Comedy In The Tempest Essay

The Tempest is one of Shakespeare’s most renowned plays, known for its witty writing and comedic elements. Though often categorized as a tragedy, The Tempest also features several humorous moments that lighten the tone of the play. These moments of humor provide a welcome relief from the play’s more dramatic moments, and help to further develop the characters and their relationships.

One such moment occurs early in the play, when Prospero conjures up a storm at sea in order to bring his enemies to him. The ship carrying his enemies is caught in the storm, and they are all shipwrecked on Prospero’s island. As they struggle to survive, Prospero takes great delight in their misfortune, cackling with glee at their predicament. This scene is humorous not only because of Prospero’s gleeful attitude, but also because of the ridiculousness of the situation. The characters are all wet and cold, and they’re stuck on an island with a madman who is bent on revenge.

Later in the play, there are several scenes in which Caliban attempts to speak to Prospero in a civilized manner, and Prospero responds by ridiculing him. These scenes are also humorous, as they show the vast difference in intelligence between the two characters. Caliban may be able to speak words, but he doesn’t understand their meaning, while Prospero is a master of language and can use it to manipulate others.

Overall, The Tempest is a witty and humorous play that provides a refreshing change of pace from Shakespeare’s more tragic works. The comedic elements are well-executed and add an interesting dimension to the characters and the story.

In Shakespeare’s The Tempest, the characters are forced into preconceived types. Prospero is our great hero, Miranda is our beautiful lady, and Antonio is the closest thing we have to a villain. As readers, it’s tempting to view these figures as roles rather than individuals, perhaps out of convenience.

But to do so would be to miss out on one of The Tempest’s most delightful aspects- its humor. Some of the play’s funniest moments come from Prospero playing with our expectations. He is, after all, a sorcerer. He can conjure spirits and control the wind and the waves. So when he tells Miranda that he has been keeping Antonio and Sebastian “in check,” we believe him.

But then we see Antonio and Sebastian, both lost in their own thoughts, wandering aimlessly around the island. It’s only then that we realize Prospero has been doing no such thing. He has simply been playing with their minds, leading them in circles until they are so confused that they can’t think straight.

Miranda, too, is the source of much humor in The Tempest. She is so sheltered that she has never seen a man before, and her reaction to meeting Ferdinand for the first time is priceless. She faints at the sight of him, which would be romantic if it weren’t so funny. And when she does finally regain consciousness, she proceeds to make a complete idiot of herself, babbling about how handsome Ferdinand is and how she will never love anyone else. It’s all very sweet, but Miranda comes across as more than a little naïve.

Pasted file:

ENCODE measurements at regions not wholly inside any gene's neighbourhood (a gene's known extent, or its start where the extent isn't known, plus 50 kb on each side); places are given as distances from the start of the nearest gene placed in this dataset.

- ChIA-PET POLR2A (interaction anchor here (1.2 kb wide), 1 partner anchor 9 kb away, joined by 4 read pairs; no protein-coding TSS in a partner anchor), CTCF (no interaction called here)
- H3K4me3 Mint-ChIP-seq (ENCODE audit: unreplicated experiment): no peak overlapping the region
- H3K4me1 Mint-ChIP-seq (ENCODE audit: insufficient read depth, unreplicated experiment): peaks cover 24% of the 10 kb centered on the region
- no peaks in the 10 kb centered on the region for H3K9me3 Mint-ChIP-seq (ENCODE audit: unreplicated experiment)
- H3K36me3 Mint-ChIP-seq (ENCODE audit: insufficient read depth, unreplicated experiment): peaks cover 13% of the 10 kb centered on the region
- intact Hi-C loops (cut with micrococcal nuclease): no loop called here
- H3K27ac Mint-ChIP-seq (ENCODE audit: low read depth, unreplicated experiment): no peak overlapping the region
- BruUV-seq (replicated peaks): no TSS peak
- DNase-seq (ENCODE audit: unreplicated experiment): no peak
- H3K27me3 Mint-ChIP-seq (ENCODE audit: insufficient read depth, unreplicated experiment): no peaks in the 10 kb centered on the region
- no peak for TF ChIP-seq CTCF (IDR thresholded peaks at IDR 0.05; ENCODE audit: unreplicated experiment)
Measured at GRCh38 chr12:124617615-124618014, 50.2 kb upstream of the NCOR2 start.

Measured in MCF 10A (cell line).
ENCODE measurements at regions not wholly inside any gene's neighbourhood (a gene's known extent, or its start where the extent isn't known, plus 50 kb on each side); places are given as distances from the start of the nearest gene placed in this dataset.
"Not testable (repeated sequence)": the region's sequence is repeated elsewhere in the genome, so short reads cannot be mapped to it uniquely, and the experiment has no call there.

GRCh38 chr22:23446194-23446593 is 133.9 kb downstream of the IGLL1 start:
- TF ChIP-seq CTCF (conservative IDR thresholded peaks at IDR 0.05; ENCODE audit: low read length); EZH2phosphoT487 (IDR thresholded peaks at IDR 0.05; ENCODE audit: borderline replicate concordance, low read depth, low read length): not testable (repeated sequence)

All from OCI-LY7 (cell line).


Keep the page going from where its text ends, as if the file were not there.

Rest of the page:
In The Tempest, Shakespeare shows us that even in the darkest of times, there is always room for humor.

Many characters are washed up on an island after a storm, or tempest, that gives the play its name. The fact that no one dies in the play, disputes are resolved, misunderstandings are set right, and lovers and married people are reunited all contribute to its classification as a comedy.

The play is full of humor, which Shakespeare often uses to lighten the mood or add levity to a scene. The following are some examples of humor in The Tempest.

One example of humor in The Tempest is when Ariel, a spirit who lives on the island and serves Prospero, tells him that some of the shipwrecked passengers have arrived on the beach. Prospero responds with irritation, saying “I should be angry indeed if I could not control you! / Go to, obey!” (1.2.188-189). However, Ariel is not actually disobedient – he is just trying to tell Prospero what he wants to know as quickly as possible. The exchange between the two characters is humorous because it is based on a misunderstanding.

Another example of humor in The Tempest is when Trinculo, one of the shipwrecked passengers, meets Caliban, the native who lives on the island and who Prospero has been controlling with magic. When Trinculo first sees Caliban, he mistakes him for a monster and starts to run away. However, he quickly changes his mind when he hears Caliban speak, because he sounds like a drunkard: “This is fantastic; do but hear him! / … His language is pure Notwithstanding his features are not kind” (2.2.367-369). The fact that Trinculo mistakes Caliban for a monster but then decides that he is not so bad once he gets to know him is humorous.

A final example of humor in The Tempest is when Prospero’s magic causes a banquet to appear in front of his daughter, Miranda, and her fiance, Ferdinand. The two of them are so amazed by the sight that they forget to eat: “They stand agaze and almost err / Forgot their meal” (4.1.143-144). The banquet is not actually real, but it looks so realistic that Miranda and Ferdinand are fooled by it. The fact that they are so easily fooled is humorous.

In conclusion, Shakespeare uses humor in The Tempest to lighten the mood and add levity to the play. The examples above show how he does this in different ways, such as by basing humor on misunderstandings or by using it to create comic relief. The humor in The Tempest is one of its defining features, and it contributes to making the play a comedy.

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